Napaby Roy Hall
Ilan, my son, was the winner of Top Chef, season two on Bravo TV. Since then he had become somewhat of a celebrity and had done dozens of cooking events around the country and abroad. I had to say yes.
I was flown out first class and chauffeured to a very fancy hotel in St. Helena, California. Our driver for the event was John Shafer—owner of Shafer Vineyards, a most prestigious producer in the Napa Valley. On arrival, I found a bottle of their Cabernet Sauvignon wine in my hotel room. He was a delightful man who regaled us with farming stories (the vineyard owners call themselves farmers) as he drove us around for supplies.
The organizers had invited most prior Top Chef winners to make one dish each for lunch. Among the attendees, apart from Ilan, were Richard Blais, Harold Dieterle, Hung Huynh, Stephanie Izard, and Kristen Kish.
Ilan had decided to make a tongue sandwich with romesco sauce on fried bread. It was truly delicious, but a little much for some people who couldn’t stomach the idea of eating tongue. As there were so many students from the Culinary Institute of America in St. Helena (CIA) jockeying to help, there wasn’t much for me to do. Ilan had also invited his friend Rahul, who is now a partner in his Los Angeles vegan ramen restaurant, Ramen Hood.
My job was to prepare ingredients as told. At one point Ilan asked me to perform some task and I suggested I do it a different way.
Ilan looked at me seriously and said, “Dad! All I want to hear from you is, ‘Yes Chef!’”
“Yes Chef,” I answered. I did what I was told. [That HAS to be a first—Ed.]
We served our dish and, with few exceptions, the crowd of high rollers raved over Ilan’s food. Everyone had been given a cutting board to eat on and some circled the chefs, asking them to autograph their boards. One woman approached me and I explained that my son, standing nearby, was the chef. She soon returned and again asked for my autograph. I asked why.
“You created this Top Chef,” she said, beaming.
Another woman, dripping with jewelry, asked me to sign her board. When I explained that I wasn’t the chef, she looked at me in abject horror and backed away as if I was contagious.
Service over and surrounded by vineyards, we started drinking some amazing wines. A bunch of us then sauntered (staggered) over to the restaurant at the Meadowood Resort and, of course, Ilan was friendly with the head chef, which made for quite a lush meal. We also drank a few more bottles of wine. At one point, I mentioned that my favorite brewery in the world, Russian River Brewing Company in Santa Rosa, was only 25 miles away. Russian River brews a beer, Pliny the Elder, which in my opinion is the best beer ever made. Everyone agreed that it was time to stop drinking wine and start drinking beer.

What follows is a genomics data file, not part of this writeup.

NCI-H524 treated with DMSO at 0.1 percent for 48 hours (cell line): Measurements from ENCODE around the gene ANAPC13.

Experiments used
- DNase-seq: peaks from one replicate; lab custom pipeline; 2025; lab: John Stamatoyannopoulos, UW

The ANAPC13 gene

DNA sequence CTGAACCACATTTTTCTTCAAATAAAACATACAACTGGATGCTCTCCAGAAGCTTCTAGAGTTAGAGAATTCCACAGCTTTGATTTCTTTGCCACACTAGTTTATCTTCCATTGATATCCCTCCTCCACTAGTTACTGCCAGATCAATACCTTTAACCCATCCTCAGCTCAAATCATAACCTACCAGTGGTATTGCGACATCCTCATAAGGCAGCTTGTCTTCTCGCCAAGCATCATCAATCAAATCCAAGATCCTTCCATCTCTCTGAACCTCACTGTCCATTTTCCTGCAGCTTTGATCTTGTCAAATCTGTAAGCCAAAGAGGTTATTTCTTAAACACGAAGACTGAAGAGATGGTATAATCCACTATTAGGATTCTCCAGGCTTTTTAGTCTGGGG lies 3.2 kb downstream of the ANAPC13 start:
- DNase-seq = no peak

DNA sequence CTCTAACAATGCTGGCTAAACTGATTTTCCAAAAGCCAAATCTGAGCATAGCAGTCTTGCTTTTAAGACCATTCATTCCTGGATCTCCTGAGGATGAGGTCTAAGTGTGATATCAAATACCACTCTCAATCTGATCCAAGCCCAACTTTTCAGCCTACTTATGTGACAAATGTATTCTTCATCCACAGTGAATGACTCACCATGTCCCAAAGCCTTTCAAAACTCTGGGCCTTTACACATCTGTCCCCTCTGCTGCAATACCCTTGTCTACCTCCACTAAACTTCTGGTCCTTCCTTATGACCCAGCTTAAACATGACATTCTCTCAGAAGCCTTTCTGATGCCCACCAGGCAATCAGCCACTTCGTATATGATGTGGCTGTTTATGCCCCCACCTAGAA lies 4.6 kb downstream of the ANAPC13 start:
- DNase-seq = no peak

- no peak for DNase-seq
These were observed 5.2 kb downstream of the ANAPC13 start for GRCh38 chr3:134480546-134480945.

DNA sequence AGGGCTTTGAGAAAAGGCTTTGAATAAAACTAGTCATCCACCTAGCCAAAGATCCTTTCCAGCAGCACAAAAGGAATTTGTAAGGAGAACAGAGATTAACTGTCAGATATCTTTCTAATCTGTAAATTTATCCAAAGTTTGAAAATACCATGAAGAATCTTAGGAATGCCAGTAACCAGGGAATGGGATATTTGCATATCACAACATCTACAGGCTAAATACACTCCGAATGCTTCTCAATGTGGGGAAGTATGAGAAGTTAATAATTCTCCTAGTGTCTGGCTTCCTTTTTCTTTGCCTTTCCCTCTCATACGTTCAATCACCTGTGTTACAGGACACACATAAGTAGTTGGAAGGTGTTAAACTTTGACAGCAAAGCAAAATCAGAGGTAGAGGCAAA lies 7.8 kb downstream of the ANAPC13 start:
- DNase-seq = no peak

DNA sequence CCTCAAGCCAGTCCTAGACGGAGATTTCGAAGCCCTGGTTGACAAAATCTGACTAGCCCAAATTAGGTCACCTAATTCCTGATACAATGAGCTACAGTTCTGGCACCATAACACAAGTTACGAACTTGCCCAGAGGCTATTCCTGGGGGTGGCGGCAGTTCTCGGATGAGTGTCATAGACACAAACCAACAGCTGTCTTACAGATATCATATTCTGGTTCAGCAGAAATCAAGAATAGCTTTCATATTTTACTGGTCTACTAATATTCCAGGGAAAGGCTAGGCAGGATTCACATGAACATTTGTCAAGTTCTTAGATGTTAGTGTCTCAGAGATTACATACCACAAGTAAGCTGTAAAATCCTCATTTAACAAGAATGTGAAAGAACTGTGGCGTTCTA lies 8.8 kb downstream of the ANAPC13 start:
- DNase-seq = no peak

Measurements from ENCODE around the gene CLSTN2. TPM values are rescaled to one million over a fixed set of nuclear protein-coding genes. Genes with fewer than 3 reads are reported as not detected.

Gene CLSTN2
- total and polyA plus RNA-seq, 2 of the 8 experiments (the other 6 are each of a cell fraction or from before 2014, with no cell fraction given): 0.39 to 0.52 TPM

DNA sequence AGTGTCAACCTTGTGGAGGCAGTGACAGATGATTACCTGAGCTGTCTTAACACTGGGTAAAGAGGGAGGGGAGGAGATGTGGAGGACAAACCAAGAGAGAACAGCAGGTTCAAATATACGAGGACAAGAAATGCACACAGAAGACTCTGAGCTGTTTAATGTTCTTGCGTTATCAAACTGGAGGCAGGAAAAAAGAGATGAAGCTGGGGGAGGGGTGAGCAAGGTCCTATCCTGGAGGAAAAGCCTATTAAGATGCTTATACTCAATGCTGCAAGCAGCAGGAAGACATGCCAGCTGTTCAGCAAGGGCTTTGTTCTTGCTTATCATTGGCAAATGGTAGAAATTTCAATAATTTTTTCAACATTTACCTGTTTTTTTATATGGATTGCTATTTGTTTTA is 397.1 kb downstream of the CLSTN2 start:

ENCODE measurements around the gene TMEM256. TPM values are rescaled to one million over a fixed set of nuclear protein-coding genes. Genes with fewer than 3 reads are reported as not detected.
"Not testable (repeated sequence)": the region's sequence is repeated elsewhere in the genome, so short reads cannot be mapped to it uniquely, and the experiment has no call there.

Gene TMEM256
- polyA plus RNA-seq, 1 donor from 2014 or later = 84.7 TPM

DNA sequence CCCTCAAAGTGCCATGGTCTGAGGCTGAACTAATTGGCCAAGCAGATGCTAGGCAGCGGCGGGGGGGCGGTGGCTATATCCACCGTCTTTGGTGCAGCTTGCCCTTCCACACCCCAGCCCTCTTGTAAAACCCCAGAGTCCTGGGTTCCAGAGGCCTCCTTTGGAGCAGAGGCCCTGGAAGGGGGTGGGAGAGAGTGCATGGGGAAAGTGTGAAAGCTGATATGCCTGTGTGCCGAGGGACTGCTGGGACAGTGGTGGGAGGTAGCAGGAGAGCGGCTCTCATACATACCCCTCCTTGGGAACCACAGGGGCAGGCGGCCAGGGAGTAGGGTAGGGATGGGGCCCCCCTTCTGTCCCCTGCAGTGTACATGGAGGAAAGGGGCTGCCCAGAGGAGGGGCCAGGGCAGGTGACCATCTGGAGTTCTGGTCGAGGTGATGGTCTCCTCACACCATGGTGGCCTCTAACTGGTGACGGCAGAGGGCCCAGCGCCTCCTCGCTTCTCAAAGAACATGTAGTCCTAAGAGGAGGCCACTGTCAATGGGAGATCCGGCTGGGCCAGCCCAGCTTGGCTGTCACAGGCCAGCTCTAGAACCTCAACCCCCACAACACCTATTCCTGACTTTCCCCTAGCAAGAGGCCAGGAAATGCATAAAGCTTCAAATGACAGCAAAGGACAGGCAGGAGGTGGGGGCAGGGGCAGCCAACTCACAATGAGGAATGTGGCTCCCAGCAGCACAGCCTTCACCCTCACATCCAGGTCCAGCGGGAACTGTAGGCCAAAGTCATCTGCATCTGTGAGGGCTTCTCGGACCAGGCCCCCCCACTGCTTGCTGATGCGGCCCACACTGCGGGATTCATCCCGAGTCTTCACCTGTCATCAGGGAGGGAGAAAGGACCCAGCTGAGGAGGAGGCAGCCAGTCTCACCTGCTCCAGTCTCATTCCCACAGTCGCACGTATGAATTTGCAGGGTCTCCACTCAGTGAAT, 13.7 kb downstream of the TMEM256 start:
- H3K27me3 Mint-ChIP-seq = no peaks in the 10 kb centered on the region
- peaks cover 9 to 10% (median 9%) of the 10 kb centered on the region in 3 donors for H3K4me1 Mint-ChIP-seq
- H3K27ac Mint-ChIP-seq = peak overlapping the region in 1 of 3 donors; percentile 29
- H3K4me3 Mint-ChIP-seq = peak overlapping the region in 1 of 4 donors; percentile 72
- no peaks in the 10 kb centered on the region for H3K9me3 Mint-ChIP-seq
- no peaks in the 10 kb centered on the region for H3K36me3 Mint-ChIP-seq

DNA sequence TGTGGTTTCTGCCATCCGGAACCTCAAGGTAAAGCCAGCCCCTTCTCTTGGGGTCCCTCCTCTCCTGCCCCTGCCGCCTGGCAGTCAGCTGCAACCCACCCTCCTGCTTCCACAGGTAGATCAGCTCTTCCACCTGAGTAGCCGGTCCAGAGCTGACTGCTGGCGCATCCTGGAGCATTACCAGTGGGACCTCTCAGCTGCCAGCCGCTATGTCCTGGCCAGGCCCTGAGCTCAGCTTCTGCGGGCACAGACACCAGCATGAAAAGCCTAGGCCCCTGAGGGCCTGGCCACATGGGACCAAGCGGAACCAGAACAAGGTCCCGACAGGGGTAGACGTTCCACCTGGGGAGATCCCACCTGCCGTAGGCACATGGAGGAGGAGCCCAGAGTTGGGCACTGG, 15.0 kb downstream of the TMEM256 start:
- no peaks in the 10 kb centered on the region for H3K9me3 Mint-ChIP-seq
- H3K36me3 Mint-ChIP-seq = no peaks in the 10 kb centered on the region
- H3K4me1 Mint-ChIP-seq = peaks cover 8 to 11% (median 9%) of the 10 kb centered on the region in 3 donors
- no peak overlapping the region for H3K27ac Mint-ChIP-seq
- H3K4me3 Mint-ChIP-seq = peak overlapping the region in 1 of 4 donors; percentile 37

Russian River Brewing Company was founded in 1997. While RRBC has recently opened a new brewpub in Windsor, California, the original premises in downtown Santa Rosa consists of a very long bar that is eternally crowded. Serving standard pub fare, it has the feel and look of a local pub in Anytown USA, but the beers they make are magical. Pliny, my favorite, is a double IPA. Double IPA means double the amount of hops, which makes the beer bitterer, but if properly made (and Pliny is) the addition of extra malt balances the bitters and turns it into something sublime. Many brewers make double IPAs but no one does it better than Russian River. It is not uncommon to see many a customer clutching his pint and smiling knowingly. A pint or two of Pliny and all is well with the world.
Refreshed from our outing to the brewery, we returned to St. Helena to a restaurant booked for all of the chefs and their helpers. By this time, we were all rather lifted, which made the chefs quite talkative. At one point some the chefs competed in showing their battle scars, which ranged from cuts (lots of them), to serious burns, to scald marks. They seemed to find this subject hilarious.
Dinner over, we all traipsed over to a local bar to listen to music. Hanging out with chefs is fascinating but their excesses in food and alcohol must take a toll on them, and I wouldn’t be able to do this all the time. Nevertheless, that weekend was an experience.
The next morning, hung over, the limo whisked me back to the airport. It was time for a detox.
An earlier version of this article first appeared in PS Audio’s Copper Magazine, Issue 88.